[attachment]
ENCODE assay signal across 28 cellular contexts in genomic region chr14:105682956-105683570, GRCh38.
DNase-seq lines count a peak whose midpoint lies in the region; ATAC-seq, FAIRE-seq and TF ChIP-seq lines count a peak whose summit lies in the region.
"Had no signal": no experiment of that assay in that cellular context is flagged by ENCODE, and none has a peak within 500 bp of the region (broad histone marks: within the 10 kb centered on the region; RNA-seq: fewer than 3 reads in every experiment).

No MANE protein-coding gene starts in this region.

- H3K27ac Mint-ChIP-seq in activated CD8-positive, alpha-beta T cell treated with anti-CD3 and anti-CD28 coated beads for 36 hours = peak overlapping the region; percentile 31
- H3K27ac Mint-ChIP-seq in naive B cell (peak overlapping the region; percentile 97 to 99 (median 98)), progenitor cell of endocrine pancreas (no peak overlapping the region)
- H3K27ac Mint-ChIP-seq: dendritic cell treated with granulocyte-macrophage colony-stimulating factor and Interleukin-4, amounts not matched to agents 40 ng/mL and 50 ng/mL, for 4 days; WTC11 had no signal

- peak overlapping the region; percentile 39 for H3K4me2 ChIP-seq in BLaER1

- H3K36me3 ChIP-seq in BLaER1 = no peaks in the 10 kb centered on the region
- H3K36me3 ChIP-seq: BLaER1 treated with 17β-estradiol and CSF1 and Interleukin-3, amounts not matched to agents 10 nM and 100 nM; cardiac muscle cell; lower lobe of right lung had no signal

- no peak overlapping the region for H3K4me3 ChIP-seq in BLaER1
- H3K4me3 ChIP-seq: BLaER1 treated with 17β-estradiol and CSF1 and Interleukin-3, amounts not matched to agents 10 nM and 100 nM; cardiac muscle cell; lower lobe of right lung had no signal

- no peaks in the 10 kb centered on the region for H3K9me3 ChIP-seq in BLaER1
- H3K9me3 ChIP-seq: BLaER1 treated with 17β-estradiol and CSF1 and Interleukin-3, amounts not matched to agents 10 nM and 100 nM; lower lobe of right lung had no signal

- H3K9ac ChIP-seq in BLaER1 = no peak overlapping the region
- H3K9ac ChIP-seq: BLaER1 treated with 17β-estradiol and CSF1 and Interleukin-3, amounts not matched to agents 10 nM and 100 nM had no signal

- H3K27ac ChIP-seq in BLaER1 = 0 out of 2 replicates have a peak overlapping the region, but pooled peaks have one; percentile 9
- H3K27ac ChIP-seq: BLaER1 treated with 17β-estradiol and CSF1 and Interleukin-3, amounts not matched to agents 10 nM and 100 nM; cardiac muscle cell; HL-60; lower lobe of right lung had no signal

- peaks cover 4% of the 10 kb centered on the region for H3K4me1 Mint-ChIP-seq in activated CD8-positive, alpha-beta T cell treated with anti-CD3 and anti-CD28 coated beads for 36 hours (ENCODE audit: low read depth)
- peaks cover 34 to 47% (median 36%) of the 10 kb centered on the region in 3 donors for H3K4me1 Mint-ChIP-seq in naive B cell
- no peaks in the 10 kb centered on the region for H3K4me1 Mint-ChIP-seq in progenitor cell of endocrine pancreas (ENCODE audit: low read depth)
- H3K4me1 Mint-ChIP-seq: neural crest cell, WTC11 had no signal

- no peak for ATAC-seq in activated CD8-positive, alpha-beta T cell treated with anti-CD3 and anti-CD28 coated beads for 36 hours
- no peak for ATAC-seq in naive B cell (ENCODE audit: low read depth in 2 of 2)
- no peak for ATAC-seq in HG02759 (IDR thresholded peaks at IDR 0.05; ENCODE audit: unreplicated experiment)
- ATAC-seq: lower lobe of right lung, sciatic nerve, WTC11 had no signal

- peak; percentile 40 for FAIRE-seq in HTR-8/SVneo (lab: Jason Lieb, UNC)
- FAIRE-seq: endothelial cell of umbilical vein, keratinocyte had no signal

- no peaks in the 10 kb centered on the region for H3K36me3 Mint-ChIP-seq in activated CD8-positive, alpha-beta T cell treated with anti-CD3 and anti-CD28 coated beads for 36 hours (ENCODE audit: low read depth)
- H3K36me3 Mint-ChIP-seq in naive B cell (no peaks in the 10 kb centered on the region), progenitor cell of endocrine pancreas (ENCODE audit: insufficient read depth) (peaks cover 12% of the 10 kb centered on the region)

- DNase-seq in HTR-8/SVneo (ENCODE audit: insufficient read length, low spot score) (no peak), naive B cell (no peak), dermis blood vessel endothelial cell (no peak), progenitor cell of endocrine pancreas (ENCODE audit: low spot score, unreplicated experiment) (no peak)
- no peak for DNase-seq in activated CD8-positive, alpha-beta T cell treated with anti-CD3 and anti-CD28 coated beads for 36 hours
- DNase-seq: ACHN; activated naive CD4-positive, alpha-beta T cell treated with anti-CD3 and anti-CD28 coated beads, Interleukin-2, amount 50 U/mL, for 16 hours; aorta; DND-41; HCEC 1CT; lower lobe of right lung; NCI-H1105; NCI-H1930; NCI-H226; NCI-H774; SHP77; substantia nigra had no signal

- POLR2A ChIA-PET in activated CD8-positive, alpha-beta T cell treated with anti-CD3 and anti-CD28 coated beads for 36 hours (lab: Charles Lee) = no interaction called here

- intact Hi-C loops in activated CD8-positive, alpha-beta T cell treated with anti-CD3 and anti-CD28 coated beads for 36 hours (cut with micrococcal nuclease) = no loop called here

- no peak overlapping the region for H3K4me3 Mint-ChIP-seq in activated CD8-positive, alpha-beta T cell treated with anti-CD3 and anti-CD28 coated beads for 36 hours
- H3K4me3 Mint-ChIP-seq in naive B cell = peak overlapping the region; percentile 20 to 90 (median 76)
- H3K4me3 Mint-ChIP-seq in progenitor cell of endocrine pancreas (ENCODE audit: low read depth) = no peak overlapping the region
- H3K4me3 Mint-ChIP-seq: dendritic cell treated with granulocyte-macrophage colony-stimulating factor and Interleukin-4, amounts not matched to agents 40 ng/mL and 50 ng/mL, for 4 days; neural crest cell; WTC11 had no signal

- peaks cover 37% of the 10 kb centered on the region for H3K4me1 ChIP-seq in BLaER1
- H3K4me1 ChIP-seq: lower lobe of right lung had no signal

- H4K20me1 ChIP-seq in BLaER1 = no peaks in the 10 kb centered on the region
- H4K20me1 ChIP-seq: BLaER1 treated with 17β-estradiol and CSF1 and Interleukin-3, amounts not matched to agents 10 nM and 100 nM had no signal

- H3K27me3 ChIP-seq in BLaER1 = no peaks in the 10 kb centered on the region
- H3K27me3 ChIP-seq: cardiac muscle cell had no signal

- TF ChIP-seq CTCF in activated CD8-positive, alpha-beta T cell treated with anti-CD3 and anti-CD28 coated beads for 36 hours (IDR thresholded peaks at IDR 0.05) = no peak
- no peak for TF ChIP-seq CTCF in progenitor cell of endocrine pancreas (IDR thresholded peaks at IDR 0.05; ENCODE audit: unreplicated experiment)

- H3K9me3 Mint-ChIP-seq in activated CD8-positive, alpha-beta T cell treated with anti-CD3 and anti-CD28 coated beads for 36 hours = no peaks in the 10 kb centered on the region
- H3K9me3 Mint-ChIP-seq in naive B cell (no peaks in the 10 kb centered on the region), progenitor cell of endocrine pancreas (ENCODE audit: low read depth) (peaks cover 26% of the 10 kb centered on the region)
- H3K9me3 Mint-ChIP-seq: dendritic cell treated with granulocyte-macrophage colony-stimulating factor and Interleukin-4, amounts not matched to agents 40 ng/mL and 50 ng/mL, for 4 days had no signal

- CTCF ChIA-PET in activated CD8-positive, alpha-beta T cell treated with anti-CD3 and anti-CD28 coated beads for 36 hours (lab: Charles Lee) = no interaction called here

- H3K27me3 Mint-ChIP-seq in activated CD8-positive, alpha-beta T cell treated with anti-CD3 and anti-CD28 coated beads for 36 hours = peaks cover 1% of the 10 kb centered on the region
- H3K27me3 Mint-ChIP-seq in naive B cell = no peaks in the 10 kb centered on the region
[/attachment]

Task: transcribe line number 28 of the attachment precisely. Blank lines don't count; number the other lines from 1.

- FAIRE-seq: endothelial cell of umbilical vein, keratinocyte had no signal